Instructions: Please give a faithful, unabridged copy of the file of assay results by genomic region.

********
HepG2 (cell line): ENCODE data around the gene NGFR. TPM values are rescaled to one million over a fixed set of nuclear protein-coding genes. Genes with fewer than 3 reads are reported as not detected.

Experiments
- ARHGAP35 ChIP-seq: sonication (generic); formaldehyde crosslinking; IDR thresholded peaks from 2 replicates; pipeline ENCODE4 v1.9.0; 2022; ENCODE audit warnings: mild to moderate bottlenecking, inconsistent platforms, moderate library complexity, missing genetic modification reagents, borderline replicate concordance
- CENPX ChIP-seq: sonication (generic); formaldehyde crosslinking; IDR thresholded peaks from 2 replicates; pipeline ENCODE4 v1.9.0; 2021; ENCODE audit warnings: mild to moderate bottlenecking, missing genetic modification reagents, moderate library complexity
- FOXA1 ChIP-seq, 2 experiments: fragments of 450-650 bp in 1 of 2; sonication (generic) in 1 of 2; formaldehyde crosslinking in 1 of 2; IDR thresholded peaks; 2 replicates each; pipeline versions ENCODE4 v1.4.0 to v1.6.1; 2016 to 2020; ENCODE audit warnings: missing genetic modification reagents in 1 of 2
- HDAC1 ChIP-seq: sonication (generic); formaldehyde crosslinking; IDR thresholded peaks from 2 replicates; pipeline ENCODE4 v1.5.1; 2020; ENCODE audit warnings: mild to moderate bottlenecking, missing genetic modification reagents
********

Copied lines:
HepG2 (cell line): ENCODE data around the gene NGFR. TPM values are rescaled to one million over a fixed set of nuclear protein-coding genes. Genes with fewer than 3 reads are reported as not detected.

Experiments
- ARHGAP35 ChIP-seq: sonication (generic); formaldehyde crosslinking; IDR thresholded peaks from 2 replicates; pipeline ENCODE4 v1.9.0; 2022; ENCODE audit warnings: mild to moderate bottlenecking, inconsistent platforms, moderate library complexity, missing genetic modification reagents, borderline replicate concordance
- CENPX ChIP-seq: sonication (generic); formaldehyde crosslinking; IDR thresholded peaks from 2 replicates; pipeline ENCODE4 v1.9.0; 2021; ENCODE audit warnings: mild to moderate bottlenecking, missing genetic modification reagents, moderate library complexity
- FOXA1 ChIP-seq, 2 experiments: fragments of 450-650 bp in 1 of 2; sonication (generic) in 1 of 2; formaldehyde crosslinking in 1 of 2; IDR thresholded peaks; 2 replicates each; pipeline versions ENCODE4 v1.4.0 to v1.6.1; 2016 to 2020; ENCODE audit warnings: missing genetic modification reagents in 1 of 2
- HDAC1 ChIP-seq: sonication (generic); formaldehyde crosslinking; IDR thresholded peaks from 2 replicates; pipeline ENCODE4 v1.5.1; 2020; ENCODE audit warnings: mild to moderate bottlenecking, missing genetic modification reagents